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Comparison of Two Novel Algorithms for the Modulation Transfer Function of CT Using a Simple Cylindrical Phantom

H Jeon

S Kam1 , H Jeon2*, H Youn1 , H Kim1 , D Park2 , (1) Pusan National University, Busan, Republic of Korea (2) Pusan National University Yangsan Hospital, Yangsan, Republic of Korea (3) Pusan National University Hospital, Busan, Republic of Korea


SU-E-I-17 Sunday 3:00PM - 6:00PM Room: Exhibit Hall

Purpose: To compare and analyze two novel algorithms for the assessment of modulation transfer functions (MTFs) of computed tomography (CT) systems using a simple acrylic cylindrical phantom.

Method and Materials: Images of the acrylic cylindrical phantom were acquired by a GE LightSpeed 16 RT (GE Healthcare, Milwaukee, WI) using 120 kVp, 330 mA, 2.5 mm slice thickness, 10 cm field-of view (FOV), four reconstruction kernels (e.g. standard, soft, detail, bone, and lung). Two different algorithms were used to analyze images for MTF assessment. First, Richard et al. suggested a task-based MTF assessment method through an edge spread function (ESF) which described pixel intensities as a function of distance from the center. The MTF was obtained as the absolute value of Fourier transform of the differentiated ESF. Second, Ohkubo et al. devised an effective method to determine the point spread function (PSF) of CT system accompanied with verification. The line spread function (LSF), which was the one-dimensional integration of the PSF, was used to obtain the MTF. We validated the reliability of two above-mentioned methods through the comparison with a conventional method using a thin tungsten wire phantom.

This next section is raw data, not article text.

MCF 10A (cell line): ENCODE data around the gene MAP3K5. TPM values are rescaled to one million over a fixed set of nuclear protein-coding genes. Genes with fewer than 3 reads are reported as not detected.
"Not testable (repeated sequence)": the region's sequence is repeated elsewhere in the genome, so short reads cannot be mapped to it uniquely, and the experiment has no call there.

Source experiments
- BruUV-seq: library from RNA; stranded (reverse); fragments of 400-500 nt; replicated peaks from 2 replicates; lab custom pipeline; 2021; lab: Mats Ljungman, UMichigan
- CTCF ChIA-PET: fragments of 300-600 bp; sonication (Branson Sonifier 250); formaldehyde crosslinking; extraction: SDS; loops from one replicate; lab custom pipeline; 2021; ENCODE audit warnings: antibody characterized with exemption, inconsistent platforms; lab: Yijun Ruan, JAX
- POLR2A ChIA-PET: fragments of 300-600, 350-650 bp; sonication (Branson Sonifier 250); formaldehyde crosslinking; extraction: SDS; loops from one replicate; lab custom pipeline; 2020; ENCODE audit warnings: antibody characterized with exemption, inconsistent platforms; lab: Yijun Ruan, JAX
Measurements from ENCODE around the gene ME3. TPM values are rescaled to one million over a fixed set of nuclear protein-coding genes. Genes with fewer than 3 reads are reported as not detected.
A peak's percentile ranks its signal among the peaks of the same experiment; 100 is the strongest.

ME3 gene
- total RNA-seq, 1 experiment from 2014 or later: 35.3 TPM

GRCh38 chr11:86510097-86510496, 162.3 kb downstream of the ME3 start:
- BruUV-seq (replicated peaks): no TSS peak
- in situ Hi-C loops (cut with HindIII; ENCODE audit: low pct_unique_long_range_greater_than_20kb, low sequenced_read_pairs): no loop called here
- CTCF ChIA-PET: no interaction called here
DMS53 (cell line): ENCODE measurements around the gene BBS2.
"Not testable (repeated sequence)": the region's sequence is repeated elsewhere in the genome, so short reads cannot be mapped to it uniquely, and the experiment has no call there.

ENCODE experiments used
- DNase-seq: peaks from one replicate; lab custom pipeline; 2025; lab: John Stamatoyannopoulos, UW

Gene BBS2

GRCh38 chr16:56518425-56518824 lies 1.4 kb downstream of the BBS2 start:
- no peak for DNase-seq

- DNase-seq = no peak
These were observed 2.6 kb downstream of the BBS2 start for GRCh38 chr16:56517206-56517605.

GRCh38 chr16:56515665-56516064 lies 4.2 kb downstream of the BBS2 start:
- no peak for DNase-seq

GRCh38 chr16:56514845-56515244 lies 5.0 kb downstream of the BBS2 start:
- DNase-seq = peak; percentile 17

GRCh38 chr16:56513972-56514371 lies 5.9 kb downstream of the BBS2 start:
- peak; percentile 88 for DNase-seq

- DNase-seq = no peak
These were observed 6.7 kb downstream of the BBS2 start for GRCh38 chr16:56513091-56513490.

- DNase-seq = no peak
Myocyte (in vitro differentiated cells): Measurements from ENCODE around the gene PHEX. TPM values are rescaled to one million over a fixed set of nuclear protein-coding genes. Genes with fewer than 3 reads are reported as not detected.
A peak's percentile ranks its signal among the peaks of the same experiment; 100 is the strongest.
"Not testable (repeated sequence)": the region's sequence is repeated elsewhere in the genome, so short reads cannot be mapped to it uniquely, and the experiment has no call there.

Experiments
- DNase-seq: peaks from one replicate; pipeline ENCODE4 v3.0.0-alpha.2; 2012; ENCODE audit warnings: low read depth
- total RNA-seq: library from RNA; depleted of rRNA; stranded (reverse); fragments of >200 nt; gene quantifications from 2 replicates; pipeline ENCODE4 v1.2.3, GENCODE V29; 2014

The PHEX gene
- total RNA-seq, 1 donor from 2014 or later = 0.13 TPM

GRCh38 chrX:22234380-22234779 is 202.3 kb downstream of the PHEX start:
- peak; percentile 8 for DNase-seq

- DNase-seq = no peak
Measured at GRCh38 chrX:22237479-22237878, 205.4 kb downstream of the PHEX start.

Results: The measured MTFs by two methods were mostly similar each other for standard, soft, and detail kernels. In 0.6 lp/mm, the MTF difference between two methods were 0.012(standard), 0.004(soft), and 0.037(detail). They also coincided with the MTF by the conventional method well. However, there were considerable distinctions for bone and lung kernels containing edge enhancement that might cause undershoots near the peak of the LSF.

Conclusions: We compared two novel methods to assess task-based MTFs for clinical CT systems especially using a simple acrylic cylindrical phantom with high-convenience and low-cost, and validated them against a conventional method. This work can provide a practical solution to users for the quality assurance of CT.

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